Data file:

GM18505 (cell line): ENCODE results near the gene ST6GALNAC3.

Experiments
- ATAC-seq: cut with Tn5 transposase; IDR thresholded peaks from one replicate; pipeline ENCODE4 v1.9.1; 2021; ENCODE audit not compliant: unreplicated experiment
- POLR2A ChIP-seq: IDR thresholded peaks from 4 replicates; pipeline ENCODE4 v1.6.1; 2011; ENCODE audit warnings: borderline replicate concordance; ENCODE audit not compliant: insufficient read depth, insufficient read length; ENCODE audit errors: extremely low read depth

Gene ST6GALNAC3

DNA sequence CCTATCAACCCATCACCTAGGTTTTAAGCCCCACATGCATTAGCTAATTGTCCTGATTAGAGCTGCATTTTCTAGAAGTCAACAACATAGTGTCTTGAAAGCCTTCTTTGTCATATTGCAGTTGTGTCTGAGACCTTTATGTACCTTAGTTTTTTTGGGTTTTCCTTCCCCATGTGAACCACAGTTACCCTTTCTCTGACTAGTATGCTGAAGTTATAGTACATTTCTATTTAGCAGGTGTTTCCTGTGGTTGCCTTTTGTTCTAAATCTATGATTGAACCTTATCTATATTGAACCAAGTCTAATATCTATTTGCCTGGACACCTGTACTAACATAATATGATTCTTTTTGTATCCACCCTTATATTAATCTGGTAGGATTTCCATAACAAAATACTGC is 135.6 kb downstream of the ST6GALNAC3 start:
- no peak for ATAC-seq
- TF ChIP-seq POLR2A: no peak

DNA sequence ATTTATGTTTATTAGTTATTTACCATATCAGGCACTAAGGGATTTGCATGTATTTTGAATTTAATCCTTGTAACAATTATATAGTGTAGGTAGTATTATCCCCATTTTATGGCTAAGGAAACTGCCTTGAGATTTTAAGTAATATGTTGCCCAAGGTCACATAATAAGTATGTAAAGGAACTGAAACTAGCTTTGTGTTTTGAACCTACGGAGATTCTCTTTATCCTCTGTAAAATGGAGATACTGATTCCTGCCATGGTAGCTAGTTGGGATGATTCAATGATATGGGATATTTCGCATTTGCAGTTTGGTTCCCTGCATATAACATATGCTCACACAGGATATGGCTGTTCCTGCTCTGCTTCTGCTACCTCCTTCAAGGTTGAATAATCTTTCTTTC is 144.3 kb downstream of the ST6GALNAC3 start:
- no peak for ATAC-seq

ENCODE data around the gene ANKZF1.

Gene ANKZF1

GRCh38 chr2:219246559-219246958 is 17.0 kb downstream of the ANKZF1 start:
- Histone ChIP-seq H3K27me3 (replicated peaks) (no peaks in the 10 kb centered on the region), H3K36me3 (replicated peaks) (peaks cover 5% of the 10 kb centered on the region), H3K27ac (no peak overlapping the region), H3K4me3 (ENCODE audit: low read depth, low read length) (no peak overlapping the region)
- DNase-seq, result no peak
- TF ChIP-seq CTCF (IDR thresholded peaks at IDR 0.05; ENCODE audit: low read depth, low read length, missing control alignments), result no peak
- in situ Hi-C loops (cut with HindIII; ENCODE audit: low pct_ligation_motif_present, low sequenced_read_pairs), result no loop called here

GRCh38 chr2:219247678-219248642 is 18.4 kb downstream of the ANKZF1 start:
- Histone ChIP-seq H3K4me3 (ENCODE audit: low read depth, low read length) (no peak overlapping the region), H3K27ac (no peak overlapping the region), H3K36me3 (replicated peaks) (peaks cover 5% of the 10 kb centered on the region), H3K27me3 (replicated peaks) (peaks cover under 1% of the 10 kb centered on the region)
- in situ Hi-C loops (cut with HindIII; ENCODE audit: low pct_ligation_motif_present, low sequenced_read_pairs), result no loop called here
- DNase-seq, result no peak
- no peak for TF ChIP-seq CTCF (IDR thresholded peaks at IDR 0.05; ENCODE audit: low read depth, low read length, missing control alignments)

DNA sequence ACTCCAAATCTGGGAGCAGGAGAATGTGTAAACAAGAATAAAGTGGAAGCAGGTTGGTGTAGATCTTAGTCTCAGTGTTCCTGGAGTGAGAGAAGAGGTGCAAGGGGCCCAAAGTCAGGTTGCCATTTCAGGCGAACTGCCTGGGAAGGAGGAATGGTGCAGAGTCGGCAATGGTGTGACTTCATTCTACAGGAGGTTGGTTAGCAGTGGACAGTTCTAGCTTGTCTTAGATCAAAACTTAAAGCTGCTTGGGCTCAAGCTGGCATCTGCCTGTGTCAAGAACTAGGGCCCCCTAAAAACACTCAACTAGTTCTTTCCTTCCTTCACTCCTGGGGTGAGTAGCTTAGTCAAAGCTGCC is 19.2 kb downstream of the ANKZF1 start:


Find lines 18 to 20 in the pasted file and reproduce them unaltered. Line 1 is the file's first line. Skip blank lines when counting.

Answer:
GRCh38 chr2:219247678-219248642 is 18.4 kb downstream of the ANKZF1 start:
- Histone ChIP-seq H3K4me3 (ENCODE audit: low read depth, low read length) (no peak overlapping the region), H3K27ac (no peak overlapping the region), H3K36me3 (replicated peaks) (peaks cover 5% of the 10 kb centered on the region), H3K27me3 (replicated peaks) (peaks cover under 1% of the 10 kb centered on the region)
- in situ Hi-C loops (cut with HindIII; ENCODE audit: low pct_ligation_motif_present, low sequenced_read_pairs), result no loop called here